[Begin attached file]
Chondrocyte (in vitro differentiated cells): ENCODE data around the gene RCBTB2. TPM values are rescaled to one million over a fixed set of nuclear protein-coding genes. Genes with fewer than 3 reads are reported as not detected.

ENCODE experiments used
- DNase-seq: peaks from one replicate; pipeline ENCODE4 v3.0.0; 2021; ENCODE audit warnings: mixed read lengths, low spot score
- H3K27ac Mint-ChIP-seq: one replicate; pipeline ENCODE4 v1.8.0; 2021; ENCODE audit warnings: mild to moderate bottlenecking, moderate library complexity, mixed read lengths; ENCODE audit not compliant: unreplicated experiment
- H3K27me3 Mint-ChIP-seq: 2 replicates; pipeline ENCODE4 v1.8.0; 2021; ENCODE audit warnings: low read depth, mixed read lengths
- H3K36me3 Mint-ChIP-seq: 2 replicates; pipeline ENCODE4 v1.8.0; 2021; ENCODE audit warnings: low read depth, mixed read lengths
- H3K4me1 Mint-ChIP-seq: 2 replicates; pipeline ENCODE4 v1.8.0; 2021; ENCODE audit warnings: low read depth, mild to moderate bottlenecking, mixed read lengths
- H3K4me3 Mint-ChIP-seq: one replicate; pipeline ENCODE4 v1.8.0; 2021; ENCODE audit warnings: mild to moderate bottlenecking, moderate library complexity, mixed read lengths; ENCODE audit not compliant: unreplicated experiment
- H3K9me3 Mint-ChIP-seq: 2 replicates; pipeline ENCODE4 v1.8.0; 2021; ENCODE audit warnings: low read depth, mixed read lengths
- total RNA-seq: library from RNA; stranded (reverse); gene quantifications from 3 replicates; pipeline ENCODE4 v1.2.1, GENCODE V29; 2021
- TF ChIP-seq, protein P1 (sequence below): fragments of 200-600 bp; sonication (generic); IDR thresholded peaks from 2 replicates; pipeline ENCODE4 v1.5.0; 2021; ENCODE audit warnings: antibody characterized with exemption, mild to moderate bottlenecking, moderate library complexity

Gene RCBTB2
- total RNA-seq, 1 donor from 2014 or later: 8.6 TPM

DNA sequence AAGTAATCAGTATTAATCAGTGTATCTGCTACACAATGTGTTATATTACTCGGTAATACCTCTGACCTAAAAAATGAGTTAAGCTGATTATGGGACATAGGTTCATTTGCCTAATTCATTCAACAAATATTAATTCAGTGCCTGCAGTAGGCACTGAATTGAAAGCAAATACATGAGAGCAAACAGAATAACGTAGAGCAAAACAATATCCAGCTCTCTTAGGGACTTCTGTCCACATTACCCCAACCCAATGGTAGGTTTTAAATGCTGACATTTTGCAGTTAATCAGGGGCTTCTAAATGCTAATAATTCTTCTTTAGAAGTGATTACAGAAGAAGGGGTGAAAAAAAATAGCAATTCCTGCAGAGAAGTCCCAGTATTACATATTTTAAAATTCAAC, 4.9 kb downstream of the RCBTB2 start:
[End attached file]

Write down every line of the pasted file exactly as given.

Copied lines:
Chondrocyte (in vitro differentiated cells): ENCODE data around the gene RCBTB2. TPM values are rescaled to one million over a fixed set of nuclear protein-coding genes. Genes with fewer than 3 reads are reported as not detected.

ENCODE experiments used
- DNase-seq: peaks from one replicate; pipeline ENCODE4 v3.0.0; 2021; ENCODE audit warnings: mixed read lengths, low spot score
- H3K27ac Mint-ChIP-seq: one replicate; pipeline ENCODE4 v1.8.0; 2021; ENCODE audit warnings: mild to moderate bottlenecking, moderate library complexity, mixed read lengths; ENCODE audit not compliant: unreplicated experiment
- H3K27me3 Mint-ChIP-seq: 2 replicates; pipeline ENCODE4 v1.8.0; 2021; ENCODE audit warnings: low read depth, mixed read lengths
- H3K36me3 Mint-ChIP-seq: 2 replicates; pipeline ENCODE4 v1.8.0; 2021; ENCODE audit warnings: low read depth, mixed read lengths
- H3K4me1 Mint-ChIP-seq: 2 replicates; pipeline ENCODE4 v1.8.0; 2021; ENCODE audit warnings: low read depth, mild to moderate bottlenecking, mixed read lengths
- H3K4me3 Mint-ChIP-seq: one replicate; pipeline ENCODE4 v1.8.0; 2021; ENCODE audit warnings: mild to moderate bottlenecking, moderate library complexity, mixed read lengths; ENCODE audit not compliant: unreplicated experiment
- H3K9me3 Mint-ChIP-seq: 2 replicates; pipeline ENCODE4 v1.8.0; 2021; ENCODE audit warnings: low read depth, mixed read lengths
- total RNA-seq: library from RNA; stranded (reverse); gene quantifications from 3 replicates; pipeline ENCODE4 v1.2.1, GENCODE V29; 2021
- TF ChIP-seq, protein P1 (sequence below): fragments of 200-600 bp; sonication (generic); IDR thresholded peaks from 2 replicates; pipeline ENCODE4 v1.5.0; 2021; ENCODE audit warnings: antibody characterized with exemption, mild to moderate bottlenecking, moderate library complexity

Gene RCBTB2
- total RNA-seq, 1 donor from 2014 or later: 8.6 TPM

DNA sequence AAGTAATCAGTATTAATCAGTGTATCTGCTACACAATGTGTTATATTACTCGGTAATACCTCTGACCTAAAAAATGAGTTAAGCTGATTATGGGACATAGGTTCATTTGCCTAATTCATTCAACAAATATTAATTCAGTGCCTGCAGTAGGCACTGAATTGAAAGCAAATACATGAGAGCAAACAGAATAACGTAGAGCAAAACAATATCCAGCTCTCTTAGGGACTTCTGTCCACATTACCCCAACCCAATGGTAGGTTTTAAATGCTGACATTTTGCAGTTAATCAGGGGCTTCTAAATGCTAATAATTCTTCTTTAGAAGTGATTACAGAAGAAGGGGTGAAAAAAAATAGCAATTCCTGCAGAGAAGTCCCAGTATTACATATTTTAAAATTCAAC, 4.9 kb downstream of the RCBTB2 start: